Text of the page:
The exact nature of this religious insight and moral inspiration has been the subject of numerous biblical commentaries and writings. Biblical commentator, Craig Keener notes that there are more than 36 discrete views about the sermon’s message.(2) Perhaps the difficulties in interpretation lie with the implications of the Beatitudes themselves. As one author notes the Beatitudes are “a statement of the world turned upside down, where those who mourn are comforted rather than abandoned or merely pitied, where those who hunger and thirst for righteousness are satisfied, not ignored or shouted down, where the meek inherit the earth rather than being ground into dust.”(3) In other words, much is at stake. A world “turned upside down” serves as inspiration to some and bad news for others. Indeed, Luke’s account of the sermon adds a series of four-fold “woes” for those who have contributed to mourning, humiliation, and injustice (Luke 6:17-26).


Continue reading Ravi Zacharias Ministry – World Upside Down

Joyce Meyer – Testimony Begins with “Test”


Consider it nothing but joy, my brothers and sisters, whenever you fall into various trials.  James 1:2

I’m sure you know people with amazing stories of the way God has worked in their lives. I always love to hear a great testimony, but I also know that behind every extraordinary account of someone’s life lies some kind of challenge or difficulty. No one ever has a testimony without a test.

We must pass all kinds of tests as we go through our lives, and passing them is part of never giving up. It’s vital for us to understand the important role that tests and trials play in our lives, because understanding them helps us endure them and actually be strengthened by them.

Everything God permits us to go through will ultimately be good for us—no matter how much it hurts, how unfair it is, or how difficult it is. When we encounter tests and trials, if we will embrace them and refuse to run from them, we will learn some lessons that will help us in the future and make us stronger.

One reason we must go through trials is to test our quality (see 1 Peter 4:12). Often, we find ourselves wishing we had the faith of Sister so-and-so or Brother so-and-so. I can assure you, if they have a strong and vibrant faith, they did not develop it easily. Just as muscles are strengthened through exercise, firm faith comes from the furnace of affliction.

Sometimes people say to me, “Oh, I wish I had the kind of ministry you have, Joyce.” Well, I did not get it by wishing. These people didn’t see when I was feeling I couldn’t hold on one more second, begging God to help me to not quit or give up. They don’t know the tests and trials I’ve faced along the way.

No one who does anything worthwhile for God has traveled an easy road. Doing great things for God requires character, and character is developed by passing life’s tests and staying faithful to Him through the trials.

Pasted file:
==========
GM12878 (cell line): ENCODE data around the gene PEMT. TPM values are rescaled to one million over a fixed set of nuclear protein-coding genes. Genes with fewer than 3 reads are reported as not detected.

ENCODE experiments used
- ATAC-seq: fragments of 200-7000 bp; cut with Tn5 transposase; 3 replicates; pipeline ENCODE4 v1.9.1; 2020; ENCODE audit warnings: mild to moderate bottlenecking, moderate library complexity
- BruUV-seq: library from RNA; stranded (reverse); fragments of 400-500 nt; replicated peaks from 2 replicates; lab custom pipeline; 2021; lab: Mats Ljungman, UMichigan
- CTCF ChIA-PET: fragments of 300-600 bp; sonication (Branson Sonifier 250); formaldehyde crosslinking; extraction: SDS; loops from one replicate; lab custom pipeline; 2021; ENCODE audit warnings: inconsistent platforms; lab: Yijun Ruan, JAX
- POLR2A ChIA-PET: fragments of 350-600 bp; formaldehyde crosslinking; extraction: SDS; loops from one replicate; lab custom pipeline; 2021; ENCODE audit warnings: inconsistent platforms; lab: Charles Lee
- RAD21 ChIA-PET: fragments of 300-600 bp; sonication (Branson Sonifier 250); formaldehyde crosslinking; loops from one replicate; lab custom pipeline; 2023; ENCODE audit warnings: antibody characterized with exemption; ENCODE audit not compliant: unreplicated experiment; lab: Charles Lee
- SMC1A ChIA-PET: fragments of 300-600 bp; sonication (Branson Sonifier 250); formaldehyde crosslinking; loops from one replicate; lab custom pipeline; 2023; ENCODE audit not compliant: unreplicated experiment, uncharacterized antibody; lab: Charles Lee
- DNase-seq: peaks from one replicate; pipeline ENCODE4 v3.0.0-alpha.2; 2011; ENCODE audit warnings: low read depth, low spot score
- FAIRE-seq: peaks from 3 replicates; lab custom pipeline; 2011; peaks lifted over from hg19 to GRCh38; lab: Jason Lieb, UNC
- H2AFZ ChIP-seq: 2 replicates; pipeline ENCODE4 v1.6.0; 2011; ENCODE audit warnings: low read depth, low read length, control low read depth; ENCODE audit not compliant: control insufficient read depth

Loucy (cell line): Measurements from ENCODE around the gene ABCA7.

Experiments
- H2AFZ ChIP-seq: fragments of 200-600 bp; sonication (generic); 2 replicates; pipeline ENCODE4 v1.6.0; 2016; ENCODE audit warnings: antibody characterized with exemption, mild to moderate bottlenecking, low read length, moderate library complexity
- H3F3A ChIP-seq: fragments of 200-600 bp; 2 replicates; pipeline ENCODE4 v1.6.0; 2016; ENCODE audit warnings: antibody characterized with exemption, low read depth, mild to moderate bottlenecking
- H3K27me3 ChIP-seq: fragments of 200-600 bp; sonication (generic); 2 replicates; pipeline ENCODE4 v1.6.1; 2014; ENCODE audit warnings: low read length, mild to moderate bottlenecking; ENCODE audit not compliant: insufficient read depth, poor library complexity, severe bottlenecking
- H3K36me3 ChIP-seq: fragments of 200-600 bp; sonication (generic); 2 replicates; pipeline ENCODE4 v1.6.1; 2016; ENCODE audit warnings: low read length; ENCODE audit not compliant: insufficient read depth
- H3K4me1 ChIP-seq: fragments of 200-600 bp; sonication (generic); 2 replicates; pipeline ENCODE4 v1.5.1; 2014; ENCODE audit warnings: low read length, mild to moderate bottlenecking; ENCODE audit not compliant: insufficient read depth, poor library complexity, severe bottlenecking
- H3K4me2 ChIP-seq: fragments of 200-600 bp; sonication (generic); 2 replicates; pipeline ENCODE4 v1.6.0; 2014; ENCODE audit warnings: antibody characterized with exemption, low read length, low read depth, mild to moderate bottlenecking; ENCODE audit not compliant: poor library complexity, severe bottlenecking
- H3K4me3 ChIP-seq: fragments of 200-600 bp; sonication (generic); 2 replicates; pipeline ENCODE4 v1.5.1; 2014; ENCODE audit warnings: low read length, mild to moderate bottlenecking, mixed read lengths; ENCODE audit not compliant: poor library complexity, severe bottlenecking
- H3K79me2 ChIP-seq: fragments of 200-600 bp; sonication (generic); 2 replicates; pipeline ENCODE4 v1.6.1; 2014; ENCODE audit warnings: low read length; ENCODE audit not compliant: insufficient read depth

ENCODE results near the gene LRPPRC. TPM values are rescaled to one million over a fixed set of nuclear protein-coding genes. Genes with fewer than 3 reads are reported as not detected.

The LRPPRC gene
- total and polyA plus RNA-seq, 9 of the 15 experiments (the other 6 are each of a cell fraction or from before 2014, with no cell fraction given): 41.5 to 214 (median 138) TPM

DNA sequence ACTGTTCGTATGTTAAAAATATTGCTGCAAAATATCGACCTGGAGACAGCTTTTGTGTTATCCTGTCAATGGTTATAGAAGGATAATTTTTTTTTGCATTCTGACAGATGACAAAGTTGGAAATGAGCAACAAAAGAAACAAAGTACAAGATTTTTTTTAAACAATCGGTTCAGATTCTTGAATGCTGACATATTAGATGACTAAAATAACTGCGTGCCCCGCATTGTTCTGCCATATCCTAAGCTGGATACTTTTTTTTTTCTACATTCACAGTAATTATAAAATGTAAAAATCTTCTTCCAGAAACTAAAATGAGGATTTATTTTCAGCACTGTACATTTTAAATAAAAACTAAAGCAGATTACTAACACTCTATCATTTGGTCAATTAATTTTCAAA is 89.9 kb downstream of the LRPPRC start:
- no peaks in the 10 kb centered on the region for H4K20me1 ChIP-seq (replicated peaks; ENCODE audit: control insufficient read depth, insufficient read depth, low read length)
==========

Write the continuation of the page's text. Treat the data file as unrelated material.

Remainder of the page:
Prayer Starter: Father, help me to trust You through all of life’s tests. Strengthen me when things get difficult, and help me to never give up so I can develop Your character in my life. In Jesus’ Name, Amen.

Campus Crusade for Christ; Bill Bright – Our Treasuries Filled


“My paths are those of justice and right. Those who love and follow Me are indeed wealthy. I fill their treasuries” (Proverbs 8:20,21).

“How does it feel to be a millionaire?” someone once asked the maker of Pullman cars, George M. Pullman.

“I have never thought of that before,” replied Pullman, “but now that you mention it, I believe I am no better off – certainly not happier, than when I did not have a dollar to my name and had to work from daylight to dark.

“I wore a good suit of clothes then, and I only wear one suit at a time now. I relished three meals a day then a good deal more than I do three meals a day now. I had fewer cares, I slept better and may add that I believe I was generally far happier in those days than I have been many times since I became a millionaire.”

As Pullman learned, true wealth is not found in earthly riches. The heart can never be fully satisfied with anything of the world; beside, the world passes away. True wealth is found in the knowledge of Christ and of His great salvation, and in the possession of the abiding riches which He bestows on all who believe in Him.

True wealth has to do with spiritual health – inner peace, clear conscience and sins forgiven. That man, woman or young person with abiding faith in Christ, who is yielded to the control of God’s indwelling Holy Spirit, has true wealth – the supernatural life.

Bible Reading:Proverbs 8:22-31

TODAY’S ACTION POINT: I’ll begin to look more to the “Bank of Heaven” for my true wealth.

Max Lucado – Jesus Bore All Things


Listen to Today’s Devotion

Wouldn’t it be great if love were like a cafeteria line? Endless options to pick and choose what we want. But it wouldn’t be love! Scripture says, “Love. . .bears all things, believes all things, hopes all things, endures all things” (1 Corinthians 13:4-7).

But how can we love those we find difficult to love? Such love isn’t easy. Not even for Jesus.  “You people have no faith. How long must I put up with you?” (Mark 9:19). To know Jesus asked such a question reassures us. But to hear how he answered it will change us.  How long?  Long enough for every sin to soak in my sinless soul so that heaven will turn in horror until my swollen lips pronounce the final transaction– “It is finished.” How long? Until it kills me.

Jesus bore all things, believed all things, hoped all things, and endured all things. Every single one.

Read more A Love Worth Giving